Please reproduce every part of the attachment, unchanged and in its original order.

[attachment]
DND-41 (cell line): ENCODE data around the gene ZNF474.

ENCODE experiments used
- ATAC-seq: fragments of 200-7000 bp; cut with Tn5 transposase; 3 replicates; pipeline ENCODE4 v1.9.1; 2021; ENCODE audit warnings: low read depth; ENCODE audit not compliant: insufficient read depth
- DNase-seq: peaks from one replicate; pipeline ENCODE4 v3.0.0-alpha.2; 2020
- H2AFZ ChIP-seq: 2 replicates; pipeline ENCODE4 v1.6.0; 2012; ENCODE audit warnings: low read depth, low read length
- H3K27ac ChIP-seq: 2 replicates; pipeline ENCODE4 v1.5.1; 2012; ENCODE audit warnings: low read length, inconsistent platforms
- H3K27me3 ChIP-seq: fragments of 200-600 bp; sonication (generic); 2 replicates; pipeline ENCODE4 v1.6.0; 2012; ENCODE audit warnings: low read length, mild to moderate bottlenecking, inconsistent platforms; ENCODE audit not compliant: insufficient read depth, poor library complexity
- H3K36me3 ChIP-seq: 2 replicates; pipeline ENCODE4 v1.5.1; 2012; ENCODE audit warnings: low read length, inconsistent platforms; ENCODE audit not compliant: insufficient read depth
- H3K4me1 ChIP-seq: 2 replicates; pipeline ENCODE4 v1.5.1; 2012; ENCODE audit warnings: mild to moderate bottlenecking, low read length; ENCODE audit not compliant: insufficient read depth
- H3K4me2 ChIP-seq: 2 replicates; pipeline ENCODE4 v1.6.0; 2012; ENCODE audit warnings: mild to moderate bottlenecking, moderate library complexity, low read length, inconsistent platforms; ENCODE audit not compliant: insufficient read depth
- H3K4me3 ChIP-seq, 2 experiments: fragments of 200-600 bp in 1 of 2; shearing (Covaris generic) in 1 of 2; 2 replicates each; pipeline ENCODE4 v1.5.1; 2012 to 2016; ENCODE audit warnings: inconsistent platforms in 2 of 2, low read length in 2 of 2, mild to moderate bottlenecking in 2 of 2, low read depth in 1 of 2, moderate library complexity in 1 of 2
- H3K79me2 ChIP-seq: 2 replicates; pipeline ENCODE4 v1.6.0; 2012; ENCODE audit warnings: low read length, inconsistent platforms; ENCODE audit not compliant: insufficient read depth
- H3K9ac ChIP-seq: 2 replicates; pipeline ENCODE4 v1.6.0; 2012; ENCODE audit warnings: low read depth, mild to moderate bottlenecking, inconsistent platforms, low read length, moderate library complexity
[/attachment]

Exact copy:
DND-41 (cell line): ENCODE data around the gene ZNF474.

ENCODE experiments used
- ATAC-seq: fragments of 200-7000 bp; cut with Tn5 transposase; 3 replicates; pipeline ENCODE4 v1.9.1; 2021; ENCODE audit warnings: low read depth; ENCODE audit not compliant: insufficient read depth
- DNase-seq: peaks from one replicate; pipeline ENCODE4 v3.0.0-alpha.2; 2020
- H2AFZ ChIP-seq: 2 replicates; pipeline ENCODE4 v1.6.0; 2012; ENCODE audit warnings: low read depth, low read length
- H3K27ac ChIP-seq: 2 replicates; pipeline ENCODE4 v1.5.1; 2012; ENCODE audit warnings: low read length, inconsistent platforms
- H3K27me3 ChIP-seq: fragments of 200-600 bp; sonication (generic); 2 replicates; pipeline ENCODE4 v1.6.0; 2012; ENCODE audit warnings: low read length, mild to moderate bottlenecking, inconsistent platforms; ENCODE audit not compliant: insufficient read depth, poor library complexity
- H3K36me3 ChIP-seq: 2 replicates; pipeline ENCODE4 v1.5.1; 2012; ENCODE audit warnings: low read length, inconsistent platforms; ENCODE audit not compliant: insufficient read depth
- H3K4me1 ChIP-seq: 2 replicates; pipeline ENCODE4 v1.5.1; 2012; ENCODE audit warnings: mild to moderate bottlenecking, low read length; ENCODE audit not compliant: insufficient read depth
- H3K4me2 ChIP-seq: 2 replicates; pipeline ENCODE4 v1.6.0; 2012; ENCODE audit warnings: mild to moderate bottlenecking, moderate library complexity, low read length, inconsistent platforms; ENCODE audit not compliant: insufficient read depth
- H3K4me3 ChIP-seq, 2 experiments: fragments of 200-600 bp in 1 of 2; shearing (Covaris generic) in 1 of 2; 2 replicates each; pipeline ENCODE4 v1.5.1; 2012 to 2016; ENCODE audit warnings: inconsistent platforms in 2 of 2, low read length in 2 of 2, mild to moderate bottlenecking in 2 of 2, low read depth in 1 of 2, moderate library complexity in 1 of 2
- H3K79me2 ChIP-seq: 2 replicates; pipeline ENCODE4 v1.6.0; 2012; ENCODE audit warnings: low read length, inconsistent platforms; ENCODE audit not compliant: insufficient read depth
- H3K9ac ChIP-seq: 2 replicates; pipeline ENCODE4 v1.6.0; 2012; ENCODE audit warnings: low read depth, mild to moderate bottlenecking, inconsistent platforms, low read length, moderate library complexity